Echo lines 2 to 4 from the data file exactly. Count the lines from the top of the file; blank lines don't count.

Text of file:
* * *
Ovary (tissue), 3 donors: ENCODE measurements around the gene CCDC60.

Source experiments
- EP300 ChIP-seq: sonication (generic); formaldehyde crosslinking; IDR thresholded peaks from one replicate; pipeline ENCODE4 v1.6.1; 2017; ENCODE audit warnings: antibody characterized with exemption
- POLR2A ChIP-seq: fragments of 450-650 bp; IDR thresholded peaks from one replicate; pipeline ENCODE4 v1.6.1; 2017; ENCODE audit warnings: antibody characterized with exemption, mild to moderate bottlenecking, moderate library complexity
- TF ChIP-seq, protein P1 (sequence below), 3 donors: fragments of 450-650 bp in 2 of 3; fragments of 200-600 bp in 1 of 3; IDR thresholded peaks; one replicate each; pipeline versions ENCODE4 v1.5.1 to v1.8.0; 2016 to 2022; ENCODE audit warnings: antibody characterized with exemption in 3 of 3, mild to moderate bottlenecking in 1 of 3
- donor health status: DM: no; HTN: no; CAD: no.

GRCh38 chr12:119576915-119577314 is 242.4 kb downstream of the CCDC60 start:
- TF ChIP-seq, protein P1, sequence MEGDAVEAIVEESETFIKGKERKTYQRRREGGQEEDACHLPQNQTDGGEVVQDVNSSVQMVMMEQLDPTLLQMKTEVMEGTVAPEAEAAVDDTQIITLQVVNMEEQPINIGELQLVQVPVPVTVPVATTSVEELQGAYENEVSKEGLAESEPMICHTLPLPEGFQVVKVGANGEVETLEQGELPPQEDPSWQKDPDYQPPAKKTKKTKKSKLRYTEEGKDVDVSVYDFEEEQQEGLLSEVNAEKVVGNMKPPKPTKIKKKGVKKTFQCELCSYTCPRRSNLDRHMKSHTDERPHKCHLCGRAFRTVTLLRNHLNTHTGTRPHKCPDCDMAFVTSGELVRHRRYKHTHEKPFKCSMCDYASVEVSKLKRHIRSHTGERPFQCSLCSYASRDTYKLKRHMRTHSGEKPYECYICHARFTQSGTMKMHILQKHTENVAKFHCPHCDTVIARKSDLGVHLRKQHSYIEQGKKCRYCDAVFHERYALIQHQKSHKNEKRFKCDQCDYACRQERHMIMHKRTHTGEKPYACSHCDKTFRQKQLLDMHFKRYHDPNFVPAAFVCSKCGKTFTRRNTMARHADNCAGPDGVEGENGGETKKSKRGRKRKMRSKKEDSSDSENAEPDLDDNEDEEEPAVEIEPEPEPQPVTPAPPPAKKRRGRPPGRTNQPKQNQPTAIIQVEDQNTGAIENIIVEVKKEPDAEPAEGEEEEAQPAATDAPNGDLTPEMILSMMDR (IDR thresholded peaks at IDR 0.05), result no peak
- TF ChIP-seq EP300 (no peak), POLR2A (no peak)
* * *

Source experiments
- EP300 ChIP-seq: sonication (generic); formaldehyde crosslinking; IDR thresholded peaks from one replicate; pipeline ENCODE4 v1.6.1; 2017; ENCODE audit warnings: antibody characterized with exemption
- POLR2A ChIP-seq: fragments of 450-650 bp; IDR thresholded peaks from one replicate; pipeline ENCODE4 v1.6.1; 2017; ENCODE audit warnings: antibody characterized with exemption, mild to moderate bottlenecking, moderate library complexity